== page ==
(Note from Becky: This week’s post from Jude Urbanski discusses Second Chances with a second marriage. This really touched me personally. It’s so timely in today’s world. Thank you for sharing, Jude!)
Second Chances by Jude Urbanski
The words Isaiah 43:18-19 are inscribed inside my second wide, gold wedding band. That verse tells me to forget the former things and see the new thing the Lord is doing. In other words, I have a second chance in a second marriage.
Now, I feel I’ve been married all my life! Twenty five years the first time and almost 25 years the second time. Yes, I like to think I am a sage woman still with dreams. Our original family is never replaced, but to forge a blended-family takes a bunch of all-around courage, civility and cheers.
I happened on to a little book by Harry H. Harrison (H to the third power!) called 1001 Things Happy Couples Know About Marriage. His chapter on Second Marriages sang to me. I will paraphrase and bullet some of his words of wisdom and words of humor as well as some of mine. I laughed out loud as well as took some deep breaths when thinking of these. May it be so with you.
• Being married a second time means we are blessed to find comfort and companionship again, but that we can screw up royally the first time and get a beautiful best fit the second time.
• Any marriage is a sacrament. Even second ones. Even fourth ones. Even fifth?
• We often feel like teenagers in a second marriage, when we have teenagers.
• An emotional divorce is needed from our first spouse in order to really connect with our new spouse.
• We need to know all the kids involved may dream of their parents getting back together. So proceed slowly.
• It may take more than an overnight to fall in love with your partner’s children.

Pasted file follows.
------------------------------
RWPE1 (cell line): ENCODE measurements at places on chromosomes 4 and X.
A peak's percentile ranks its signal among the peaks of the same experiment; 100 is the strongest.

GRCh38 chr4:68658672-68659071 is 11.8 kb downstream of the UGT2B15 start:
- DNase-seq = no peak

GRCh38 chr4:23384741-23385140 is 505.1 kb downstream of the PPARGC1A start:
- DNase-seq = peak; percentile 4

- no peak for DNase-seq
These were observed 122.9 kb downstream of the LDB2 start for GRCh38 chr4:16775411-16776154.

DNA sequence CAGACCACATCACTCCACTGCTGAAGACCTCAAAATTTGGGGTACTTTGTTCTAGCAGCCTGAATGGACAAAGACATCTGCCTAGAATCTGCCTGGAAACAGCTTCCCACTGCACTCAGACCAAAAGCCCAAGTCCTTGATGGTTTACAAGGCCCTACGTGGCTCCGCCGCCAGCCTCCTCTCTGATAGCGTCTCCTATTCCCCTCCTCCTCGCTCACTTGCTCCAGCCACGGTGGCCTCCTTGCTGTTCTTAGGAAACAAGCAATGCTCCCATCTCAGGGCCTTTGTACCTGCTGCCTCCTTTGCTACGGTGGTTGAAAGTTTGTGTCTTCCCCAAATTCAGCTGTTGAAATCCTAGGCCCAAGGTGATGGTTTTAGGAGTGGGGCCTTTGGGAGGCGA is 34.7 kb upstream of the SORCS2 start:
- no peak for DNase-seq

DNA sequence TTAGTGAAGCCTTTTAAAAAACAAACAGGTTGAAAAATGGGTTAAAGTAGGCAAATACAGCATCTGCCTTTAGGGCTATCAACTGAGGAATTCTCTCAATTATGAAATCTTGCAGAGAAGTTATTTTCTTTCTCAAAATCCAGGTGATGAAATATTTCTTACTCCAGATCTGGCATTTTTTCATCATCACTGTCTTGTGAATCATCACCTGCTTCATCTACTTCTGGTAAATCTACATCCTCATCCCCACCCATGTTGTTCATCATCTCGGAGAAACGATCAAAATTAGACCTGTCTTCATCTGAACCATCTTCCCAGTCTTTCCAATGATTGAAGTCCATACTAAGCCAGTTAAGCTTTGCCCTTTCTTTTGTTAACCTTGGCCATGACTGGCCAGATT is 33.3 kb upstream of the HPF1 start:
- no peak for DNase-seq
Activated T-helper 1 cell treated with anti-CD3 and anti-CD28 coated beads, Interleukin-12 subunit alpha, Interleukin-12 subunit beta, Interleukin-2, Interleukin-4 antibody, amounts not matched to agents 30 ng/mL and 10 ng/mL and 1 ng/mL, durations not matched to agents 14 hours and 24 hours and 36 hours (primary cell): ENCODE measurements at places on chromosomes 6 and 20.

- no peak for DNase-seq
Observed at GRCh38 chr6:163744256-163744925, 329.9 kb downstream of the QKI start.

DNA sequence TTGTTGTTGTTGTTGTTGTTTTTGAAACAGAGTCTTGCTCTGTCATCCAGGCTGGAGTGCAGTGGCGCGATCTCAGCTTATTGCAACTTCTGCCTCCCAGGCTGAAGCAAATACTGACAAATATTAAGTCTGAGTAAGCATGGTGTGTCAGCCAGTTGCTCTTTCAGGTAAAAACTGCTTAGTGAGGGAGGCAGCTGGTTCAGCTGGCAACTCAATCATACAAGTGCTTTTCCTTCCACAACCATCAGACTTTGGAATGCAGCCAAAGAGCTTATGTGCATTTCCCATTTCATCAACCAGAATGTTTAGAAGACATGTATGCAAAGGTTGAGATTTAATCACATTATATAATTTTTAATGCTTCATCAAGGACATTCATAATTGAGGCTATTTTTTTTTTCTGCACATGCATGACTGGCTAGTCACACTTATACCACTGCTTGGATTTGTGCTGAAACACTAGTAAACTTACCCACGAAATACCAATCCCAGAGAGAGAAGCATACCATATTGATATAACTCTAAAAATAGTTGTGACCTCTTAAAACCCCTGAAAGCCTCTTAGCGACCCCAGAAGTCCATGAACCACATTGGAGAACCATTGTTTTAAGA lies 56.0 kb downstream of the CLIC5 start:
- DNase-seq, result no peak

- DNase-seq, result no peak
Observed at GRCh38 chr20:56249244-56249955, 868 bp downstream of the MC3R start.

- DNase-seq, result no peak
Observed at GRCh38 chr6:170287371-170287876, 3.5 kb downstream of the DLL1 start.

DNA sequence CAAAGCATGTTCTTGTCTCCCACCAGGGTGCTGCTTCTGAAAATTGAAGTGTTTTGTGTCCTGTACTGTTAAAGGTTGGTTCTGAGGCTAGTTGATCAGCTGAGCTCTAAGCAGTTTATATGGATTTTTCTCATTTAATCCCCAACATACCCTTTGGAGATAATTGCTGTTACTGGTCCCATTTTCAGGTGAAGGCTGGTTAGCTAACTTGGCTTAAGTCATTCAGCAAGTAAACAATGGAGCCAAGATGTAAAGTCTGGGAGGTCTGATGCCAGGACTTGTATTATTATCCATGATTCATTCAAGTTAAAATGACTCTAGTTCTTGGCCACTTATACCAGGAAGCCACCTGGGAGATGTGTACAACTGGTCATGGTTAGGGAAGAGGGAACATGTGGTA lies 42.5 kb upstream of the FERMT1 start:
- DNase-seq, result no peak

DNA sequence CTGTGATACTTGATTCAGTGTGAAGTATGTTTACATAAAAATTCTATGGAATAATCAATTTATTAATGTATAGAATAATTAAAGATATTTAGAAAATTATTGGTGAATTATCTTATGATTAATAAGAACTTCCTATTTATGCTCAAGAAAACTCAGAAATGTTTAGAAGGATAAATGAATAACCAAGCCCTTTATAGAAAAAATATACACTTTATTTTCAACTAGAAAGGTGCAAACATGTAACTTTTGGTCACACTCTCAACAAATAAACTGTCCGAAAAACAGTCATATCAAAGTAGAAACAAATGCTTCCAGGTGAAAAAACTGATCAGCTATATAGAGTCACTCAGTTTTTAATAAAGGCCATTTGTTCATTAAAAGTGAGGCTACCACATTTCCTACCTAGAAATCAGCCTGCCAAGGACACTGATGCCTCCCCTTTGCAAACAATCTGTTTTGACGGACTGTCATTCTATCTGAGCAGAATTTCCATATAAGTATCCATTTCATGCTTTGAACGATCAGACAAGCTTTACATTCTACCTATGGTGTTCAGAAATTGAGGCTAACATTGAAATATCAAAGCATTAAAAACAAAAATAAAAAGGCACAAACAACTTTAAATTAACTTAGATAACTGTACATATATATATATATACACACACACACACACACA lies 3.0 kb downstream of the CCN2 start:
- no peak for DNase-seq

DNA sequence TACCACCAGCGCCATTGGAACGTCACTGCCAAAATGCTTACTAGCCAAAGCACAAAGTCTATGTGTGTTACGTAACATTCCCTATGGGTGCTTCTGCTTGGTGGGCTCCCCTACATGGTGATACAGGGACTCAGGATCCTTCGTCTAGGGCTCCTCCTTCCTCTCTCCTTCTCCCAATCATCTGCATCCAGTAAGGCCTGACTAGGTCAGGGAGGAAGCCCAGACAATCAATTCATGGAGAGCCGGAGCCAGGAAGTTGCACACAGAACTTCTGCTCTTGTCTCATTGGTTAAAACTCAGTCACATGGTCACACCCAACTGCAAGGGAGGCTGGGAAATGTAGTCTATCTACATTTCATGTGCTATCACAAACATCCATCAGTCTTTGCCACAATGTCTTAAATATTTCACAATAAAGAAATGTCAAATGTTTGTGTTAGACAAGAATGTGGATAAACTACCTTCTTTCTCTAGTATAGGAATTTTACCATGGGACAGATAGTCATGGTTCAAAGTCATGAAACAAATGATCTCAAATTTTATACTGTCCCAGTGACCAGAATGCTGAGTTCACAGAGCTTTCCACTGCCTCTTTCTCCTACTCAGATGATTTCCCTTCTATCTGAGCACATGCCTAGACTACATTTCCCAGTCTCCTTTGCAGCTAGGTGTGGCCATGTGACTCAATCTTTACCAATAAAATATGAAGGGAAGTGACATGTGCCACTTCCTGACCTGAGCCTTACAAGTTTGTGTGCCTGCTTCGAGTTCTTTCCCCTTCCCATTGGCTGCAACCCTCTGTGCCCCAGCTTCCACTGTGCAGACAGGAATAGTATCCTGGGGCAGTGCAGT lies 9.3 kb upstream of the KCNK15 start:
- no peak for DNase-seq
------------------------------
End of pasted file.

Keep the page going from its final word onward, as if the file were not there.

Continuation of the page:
• Over time both sets of children can learn to respect and tolerate one another, but it will take time and be on their terms. I personally can attest this can happen.
• Your new spouse probably wasn’t looking for a new mother or father for the kids, but a partner and companion. In fact, my husband said these exact words.
• Whenever possible, think in terms of ‘our kids.’ Period. Not easy, but do it.
• We have found that separate personal accounts, but a joint household account, works well. We can still borrow from one another! The rich and famous do this I hear.
• Accept that step kids may like the first set of grandparents better. Normal! In reality, we should shine at this and be more than glad.
• Whatever the custodial arrangements, it is important to spend time with your own kids.
• In my opinion, joint custodial arrangements are hard to accomplish. Maybe the parents should move from house to house and not the kids.
• Think long and hard on why the first marriage failed, so this one won’t.
Whatever our story or our unique set of circumstances, we must go forth from where we are and make the best decisions we can. We know that all things can be made new; we can forget the past if needs be and see happiness ahead. Viva la Second Chances!
Jude writes both non-fiction and fiction. Her ebooks, The Chronicles of Chanute Crossing, come out this year in print by Desert Breeze Publishing. She and husband are working on a small, non-fiction book of vignettes when he was a single father of five. They are approaching 25 years of a blended family with eight kids and 20 grands, who live from coast to coast.
Rebecca, thanks so much for having me on your blog. You are doing a good thing with this topic. Keep it up!